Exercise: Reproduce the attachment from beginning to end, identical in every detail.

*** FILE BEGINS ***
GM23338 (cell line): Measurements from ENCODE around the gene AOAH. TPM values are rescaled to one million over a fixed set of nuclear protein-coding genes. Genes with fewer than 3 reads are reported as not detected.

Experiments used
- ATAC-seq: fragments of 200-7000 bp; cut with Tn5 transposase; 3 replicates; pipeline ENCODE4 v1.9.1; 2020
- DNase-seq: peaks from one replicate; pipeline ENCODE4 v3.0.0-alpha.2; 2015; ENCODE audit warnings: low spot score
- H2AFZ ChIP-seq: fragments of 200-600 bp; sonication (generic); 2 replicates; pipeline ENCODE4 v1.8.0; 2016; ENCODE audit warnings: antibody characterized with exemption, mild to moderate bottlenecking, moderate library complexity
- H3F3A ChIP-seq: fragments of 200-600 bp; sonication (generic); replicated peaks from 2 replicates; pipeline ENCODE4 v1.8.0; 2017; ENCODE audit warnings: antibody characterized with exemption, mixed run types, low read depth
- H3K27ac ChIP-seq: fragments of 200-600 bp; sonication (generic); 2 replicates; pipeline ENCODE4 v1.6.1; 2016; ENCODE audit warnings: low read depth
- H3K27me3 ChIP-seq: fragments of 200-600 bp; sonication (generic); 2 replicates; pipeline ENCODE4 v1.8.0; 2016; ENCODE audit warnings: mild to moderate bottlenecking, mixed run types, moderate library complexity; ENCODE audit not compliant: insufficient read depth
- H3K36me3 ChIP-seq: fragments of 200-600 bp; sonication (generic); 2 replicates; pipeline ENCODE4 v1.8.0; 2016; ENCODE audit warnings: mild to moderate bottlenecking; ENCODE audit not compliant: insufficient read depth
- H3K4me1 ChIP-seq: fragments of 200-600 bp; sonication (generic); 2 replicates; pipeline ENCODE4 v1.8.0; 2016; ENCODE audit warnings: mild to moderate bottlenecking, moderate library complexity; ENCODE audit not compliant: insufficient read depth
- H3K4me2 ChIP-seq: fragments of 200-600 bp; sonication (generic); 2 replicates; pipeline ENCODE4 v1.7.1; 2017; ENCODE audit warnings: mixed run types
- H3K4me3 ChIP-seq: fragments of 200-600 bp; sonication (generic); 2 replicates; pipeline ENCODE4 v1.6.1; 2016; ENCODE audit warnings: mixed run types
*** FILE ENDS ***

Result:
GM23338 (cell line): Measurements from ENCODE around the gene AOAH. TPM values are rescaled to one million over a fixed set of nuclear protein-coding genes. Genes with fewer than 3 reads are reported as not detected.

Experiments used
- ATAC-seq: fragments of 200-7000 bp; cut with Tn5 transposase; 3 replicates; pipeline ENCODE4 v1.9.1; 2020
- DNase-seq: peaks from one replicate; pipeline ENCODE4 v3.0.0-alpha.2; 2015; ENCODE audit warnings: low spot score
- H2AFZ ChIP-seq: fragments of 200-600 bp; sonication (generic); 2 replicates; pipeline ENCODE4 v1.8.0; 2016; ENCODE audit warnings: antibody characterized with exemption, mild to moderate bottlenecking, moderate library complexity
- H3F3A ChIP-seq: fragments of 200-600 bp; sonication (generic); replicated peaks from 2 replicates; pipeline ENCODE4 v1.8.0; 2017; ENCODE audit warnings: antibody characterized with exemption, mixed run types, low read depth
- H3K27ac ChIP-seq: fragments of 200-600 bp; sonication (generic); 2 replicates; pipeline ENCODE4 v1.6.1; 2016; ENCODE audit warnings: low read depth
- H3K27me3 ChIP-seq: fragments of 200-600 bp; sonication (generic); 2 replicates; pipeline ENCODE4 v1.8.0; 2016; ENCODE audit warnings: mild to moderate bottlenecking, mixed run types, moderate library complexity; ENCODE audit not compliant: insufficient read depth
- H3K36me3 ChIP-seq: fragments of 200-600 bp; sonication (generic); 2 replicates; pipeline ENCODE4 v1.8.0; 2016; ENCODE audit warnings: mild to moderate bottlenecking; ENCODE audit not compliant: insufficient read depth
- H3K4me1 ChIP-seq: fragments of 200-600 bp; sonication (generic); 2 replicates; pipeline ENCODE4 v1.8.0; 2016; ENCODE audit warnings: mild to moderate bottlenecking, moderate library complexity; ENCODE audit not compliant: insufficient read depth
- H3K4me2 ChIP-seq: fragments of 200-600 bp; sonication (generic); 2 replicates; pipeline ENCODE4 v1.7.1; 2017; ENCODE audit warnings: mixed run types
- H3K4me3 ChIP-seq: fragments of 200-600 bp; sonication (generic); 2 replicates; pipeline ENCODE4 v1.6.1; 2016; ENCODE audit warnings: mixed run types